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06 November 2013
In the existing financial climate, bank financing is difficult to obtain, equity investors are hesitant and the shipping markets are unsteady. Therefore, there is an emerging trend for yards to provide their buyers with a new form of sellers' credit – by participating with equity in the project companies that are ordering newbuilds.
Different corporate structures can be utilised and the choice of corporate entity should be tailormade for each project – although some typical solutions are used more often than others. However, the choice of corporate entity and its jurisdiction can have both favourable and detrimental tax consequences for the different participants.
The Norwegian kommandittselskap (KS) has been used for project financing in the shipping business for many years. At present, the Norwegian indre selskap (IS) is more commonly used as it has more or less the same advantages as a KS, but is more flexible.
As a starting point, any form of Norwegian partnership – whether a KS, an IS or an unlimited partnership – offers the same key features. Under Norwegian tax law, a partnership is transparent for tax purposes. While the taxable profit or loss of the partnership's business is calculated at the partnership level, the participants (the partners) are the tax subjects. Each partner is allocated its proportional share of the profit or loss, and is subject to tax (or not) depending on its individual financial circumstances.
Non-Norwegian participants in a Norwegian partnership engaged in shipping or offshore activities will typically not be subject to tax in Norway for their share of the partnership's profits. The reason for this can be twofold:
In this way, KS and IS structures are tools that meet the commercial and financial needs for raising capital, as well as being tax efficient for the partners. Thus, a non-Norwegian yard may take an ownership position in a IS or a KS without being concerned about having to pay tax in Norway.
It has become quite common for Norwegian yards to take an equity interest in an IS or a KS partnership. The partnership structure is well known in Norway and is relatively easy to explain to Norwegian yards. However, explaining the IS structure to foreign yards, in particular those from China, has proved to be more challenging. In most cases buyers have succeeded in getting the Chinese yard on board, but sometimes foreign yards have preferred a more traditional solution, examples of which are described below.
A Norwegian private limited liability company (AS) is different from a KS or an IS on two key grounds. An AS is not transparent for tax purposes, which means that the AS is taxed on a standalone basis in Norway. Thus, the above-mentioned tax exemptions available for non-Norwegian investors are unavailable if an AS is used. In addition, dividends distributed from an AS are subject to 25% withholding tax in Norway (unless a reduced or zero withholding tax rate applies under a tax treaty or in accordance with Norway's EEA/EU obligations). Withholding tax is typically a problem for Chinese yards that want to participate through a Hong Kong-based company, as Norway does not have a tax treaty with Hong Kong.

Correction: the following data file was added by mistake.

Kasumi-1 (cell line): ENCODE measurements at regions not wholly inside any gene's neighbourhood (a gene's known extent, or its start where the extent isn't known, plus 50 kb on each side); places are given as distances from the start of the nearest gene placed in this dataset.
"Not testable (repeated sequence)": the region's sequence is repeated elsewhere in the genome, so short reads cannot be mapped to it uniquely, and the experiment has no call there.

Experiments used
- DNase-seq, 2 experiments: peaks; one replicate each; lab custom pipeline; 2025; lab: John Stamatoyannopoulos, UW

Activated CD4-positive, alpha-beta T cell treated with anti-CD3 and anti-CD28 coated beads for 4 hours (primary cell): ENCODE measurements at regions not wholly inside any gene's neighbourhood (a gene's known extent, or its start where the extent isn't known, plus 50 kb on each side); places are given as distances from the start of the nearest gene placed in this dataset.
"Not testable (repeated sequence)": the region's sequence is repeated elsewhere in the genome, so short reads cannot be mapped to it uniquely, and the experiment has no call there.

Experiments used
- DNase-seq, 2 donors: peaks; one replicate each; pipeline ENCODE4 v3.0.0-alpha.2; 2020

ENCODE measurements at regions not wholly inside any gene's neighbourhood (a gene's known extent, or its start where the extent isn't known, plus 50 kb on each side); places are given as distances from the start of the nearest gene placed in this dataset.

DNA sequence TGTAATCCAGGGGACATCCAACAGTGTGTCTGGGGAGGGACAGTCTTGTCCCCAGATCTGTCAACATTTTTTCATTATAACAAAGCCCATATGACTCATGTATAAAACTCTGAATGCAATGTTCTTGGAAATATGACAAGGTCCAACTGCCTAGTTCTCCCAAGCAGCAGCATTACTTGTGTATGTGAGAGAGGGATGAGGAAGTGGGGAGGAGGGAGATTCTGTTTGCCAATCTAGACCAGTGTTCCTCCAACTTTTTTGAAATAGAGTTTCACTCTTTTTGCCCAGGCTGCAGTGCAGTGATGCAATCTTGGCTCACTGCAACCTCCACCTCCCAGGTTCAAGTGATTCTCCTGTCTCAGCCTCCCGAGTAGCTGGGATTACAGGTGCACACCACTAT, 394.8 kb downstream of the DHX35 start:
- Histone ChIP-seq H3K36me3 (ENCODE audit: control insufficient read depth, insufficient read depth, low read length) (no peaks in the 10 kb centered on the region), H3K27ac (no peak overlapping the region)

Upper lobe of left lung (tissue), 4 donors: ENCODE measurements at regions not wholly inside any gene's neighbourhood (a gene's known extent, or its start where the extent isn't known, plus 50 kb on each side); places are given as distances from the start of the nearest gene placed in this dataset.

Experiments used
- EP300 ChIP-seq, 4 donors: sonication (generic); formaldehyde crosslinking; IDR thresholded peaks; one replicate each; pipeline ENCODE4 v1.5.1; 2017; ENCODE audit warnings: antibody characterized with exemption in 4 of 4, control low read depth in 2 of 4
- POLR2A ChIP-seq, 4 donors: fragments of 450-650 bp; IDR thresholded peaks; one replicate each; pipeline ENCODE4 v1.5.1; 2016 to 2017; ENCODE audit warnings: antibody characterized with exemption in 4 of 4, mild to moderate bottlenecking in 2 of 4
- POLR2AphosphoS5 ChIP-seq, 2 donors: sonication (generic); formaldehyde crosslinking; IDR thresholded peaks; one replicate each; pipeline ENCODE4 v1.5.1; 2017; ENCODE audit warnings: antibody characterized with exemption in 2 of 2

Notwithstanding the above, there are tax-efficient solutions for an AS for certain qualifying activities. These activities typically involve the AS opting to be tonnage taxed, in which case qualifying income is exempt from Norwegian corporate income tax. If the shares in such tonnage tax AS company are held by an EEA/EU company meeting the applicable substance criteria, withholding tax on dividends will not apply.
Establishing an ownership structure in a tax haven is a well-known solution in shipping – and while this may benefit non-Norwegian investors, establishing companies in such jurisdictions offers no tax benefits for Norwegians. On the contrary, such structures may cause Norwegian investors to pay considerably more tax than if a Norwegian or EEA/EU-based structure is used. Dividends and gains on shares in tax haven companies are taxable at 28% in Norway, and such companies may also be subject to controlled foreign corporation taxation, which would typically be avoided if a Norwegian or EEA/EU entity was chosen.
The benefit of using an EEA/EU company is that, if structured correctly, it will offer a good tax solution for both Norwegian and non-Norwegian investors. This model does not generally offer any added benefits for Norwegians compared to a Norwegian AS, but it can be beneficial for non-Norwegian investors as it may provide low tax rates for types of business other than shipping (eg, the operation of rigs) and low or no withholding tax on outbound dividends.
For further information on this topic please contact Are Zachariassen or Anders Myklebust at Wikborg Rein by telephone (+47 22 82 75 00), fax (+47 22 82 75 01) or email (email@example.com or firstname.lastname@example.org). The Wikborg Rein website can be accessed at www.wr.no.
The materials contained on this website are for general information purposes only and are subject to the disclaimer.
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